In a healthy two-party system, the flaws of one party serve to the advantage of the other. The other party can always insist upon accountability and transparency. However, when one party dominates, as the GOP has the last several years, its weaknesses and flaws become institutionalized. When the House decides not to hold ethics investigations, when the president and his advisors claim executive privilege to make torture acceptable and invisible, how can there be accountability? And without transparency, those in the majority party can deny there is even a problem, that those complaining are affected by liberal media bias or engaging in a partisan political attack. Because before substance, before values, first and foremost there is always politics.

But now it's as if two-thirds of the nation has been jolted awake, out of the torpor of politics as usual. Four years after 9/11, we realize we really are no safer. That what we thought our government was up to was nothing more than sleight of hand, nothing more than a magic cloak to keep us from noticing how naked and exposed we really are.

We are no longer living in the post-9/11 era. Because now, post-9/11 is also post-Katrina. It's going to take a long time to pick up the pieces. And who knows long it will take for us not just to feel safe again, but to actually be safe again?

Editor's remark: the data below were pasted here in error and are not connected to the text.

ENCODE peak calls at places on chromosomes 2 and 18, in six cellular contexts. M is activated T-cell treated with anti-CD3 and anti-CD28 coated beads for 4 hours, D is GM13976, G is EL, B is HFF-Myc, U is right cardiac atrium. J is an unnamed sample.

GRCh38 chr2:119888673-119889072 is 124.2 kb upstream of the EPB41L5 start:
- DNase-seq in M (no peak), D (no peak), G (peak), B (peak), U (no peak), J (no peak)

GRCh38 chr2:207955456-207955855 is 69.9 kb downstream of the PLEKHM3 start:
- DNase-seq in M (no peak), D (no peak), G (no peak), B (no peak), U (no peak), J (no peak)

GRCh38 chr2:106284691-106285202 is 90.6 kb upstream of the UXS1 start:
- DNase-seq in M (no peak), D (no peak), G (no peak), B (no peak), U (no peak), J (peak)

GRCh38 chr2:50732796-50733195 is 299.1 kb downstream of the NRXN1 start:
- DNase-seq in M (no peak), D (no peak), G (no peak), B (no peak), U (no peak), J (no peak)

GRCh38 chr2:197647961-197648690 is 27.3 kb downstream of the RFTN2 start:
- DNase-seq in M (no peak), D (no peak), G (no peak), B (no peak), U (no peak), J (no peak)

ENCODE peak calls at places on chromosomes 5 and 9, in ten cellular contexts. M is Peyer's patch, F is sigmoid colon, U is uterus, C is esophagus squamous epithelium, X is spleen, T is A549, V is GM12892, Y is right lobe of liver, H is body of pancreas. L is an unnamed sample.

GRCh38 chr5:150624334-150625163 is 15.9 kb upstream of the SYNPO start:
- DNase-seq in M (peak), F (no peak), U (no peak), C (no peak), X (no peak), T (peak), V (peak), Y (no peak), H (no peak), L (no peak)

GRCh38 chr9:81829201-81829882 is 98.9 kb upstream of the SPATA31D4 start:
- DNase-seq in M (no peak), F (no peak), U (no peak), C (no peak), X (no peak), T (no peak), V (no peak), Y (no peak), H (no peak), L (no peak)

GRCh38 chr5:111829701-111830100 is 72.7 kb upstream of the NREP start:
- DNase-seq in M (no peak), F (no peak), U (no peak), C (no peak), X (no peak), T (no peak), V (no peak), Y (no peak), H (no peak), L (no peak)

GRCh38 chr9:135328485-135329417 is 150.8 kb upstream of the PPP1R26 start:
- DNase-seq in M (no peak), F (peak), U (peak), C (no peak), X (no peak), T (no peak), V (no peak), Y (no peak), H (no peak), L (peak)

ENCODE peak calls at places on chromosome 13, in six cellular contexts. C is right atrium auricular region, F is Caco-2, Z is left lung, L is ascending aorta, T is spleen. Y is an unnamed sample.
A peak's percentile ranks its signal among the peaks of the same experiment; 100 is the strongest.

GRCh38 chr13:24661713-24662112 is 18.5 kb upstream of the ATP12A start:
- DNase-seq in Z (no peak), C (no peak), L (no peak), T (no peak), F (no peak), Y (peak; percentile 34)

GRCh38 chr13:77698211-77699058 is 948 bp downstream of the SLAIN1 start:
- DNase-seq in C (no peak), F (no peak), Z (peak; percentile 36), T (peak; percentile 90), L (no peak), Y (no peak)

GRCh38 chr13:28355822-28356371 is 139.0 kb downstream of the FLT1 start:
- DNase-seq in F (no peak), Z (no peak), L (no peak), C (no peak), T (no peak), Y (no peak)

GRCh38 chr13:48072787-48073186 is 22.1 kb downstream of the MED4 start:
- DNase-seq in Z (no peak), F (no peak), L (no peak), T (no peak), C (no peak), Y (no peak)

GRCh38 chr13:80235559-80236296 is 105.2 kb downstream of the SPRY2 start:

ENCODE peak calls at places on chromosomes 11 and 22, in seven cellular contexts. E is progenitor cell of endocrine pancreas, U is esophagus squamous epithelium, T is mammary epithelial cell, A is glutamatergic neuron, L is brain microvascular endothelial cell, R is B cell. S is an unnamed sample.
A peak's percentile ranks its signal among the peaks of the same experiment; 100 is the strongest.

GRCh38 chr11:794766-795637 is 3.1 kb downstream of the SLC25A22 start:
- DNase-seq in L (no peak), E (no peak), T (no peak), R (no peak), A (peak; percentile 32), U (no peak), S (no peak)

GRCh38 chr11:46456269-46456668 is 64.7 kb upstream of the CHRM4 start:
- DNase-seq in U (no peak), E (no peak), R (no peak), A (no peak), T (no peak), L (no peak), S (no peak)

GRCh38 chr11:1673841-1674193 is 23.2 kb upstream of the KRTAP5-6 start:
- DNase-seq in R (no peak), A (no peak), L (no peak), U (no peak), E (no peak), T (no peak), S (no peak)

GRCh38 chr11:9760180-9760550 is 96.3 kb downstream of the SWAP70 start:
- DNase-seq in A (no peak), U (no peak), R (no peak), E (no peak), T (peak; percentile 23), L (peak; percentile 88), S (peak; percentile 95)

We thought it was the post-9/11 era, but now we know. This is the Age of Terror. And God help us all. Because, for the time being, our government sure as hell can't.

A New Low, Indeed

Those are the images and words you'll find juxtaposed currently on Newsweek's home page.

Their Web exclusive cover story is chock full of data covering the developing -- and worsening -- political situation for the president. Michael Brown may be getting a good night's sleep, but it's gonna take a lot of those margaritas for Karl Rove to get another one again for a long time to come.

Particularly shocking are these statistics; I nearly fell out of my chair when I saw the graphic on CNN in the 10 p.m. Eastern hour:

More critical to President Bush—and the GOP’s future as the nation’s majority party: most Americans, 52 percent, say they do not trust the president “to make the right decisions during a domestic crisis” (45 percent do). The numbers are exactly the same when the subject is trust of the president to make the right decisions during an international crisis.

You've got to love Newsweek's sense of irony in putting those two images together. So helpful to underscore that what used to be the president's greatest strength -- his resolute and powerful response to the 9/11 attacks -- was psychological.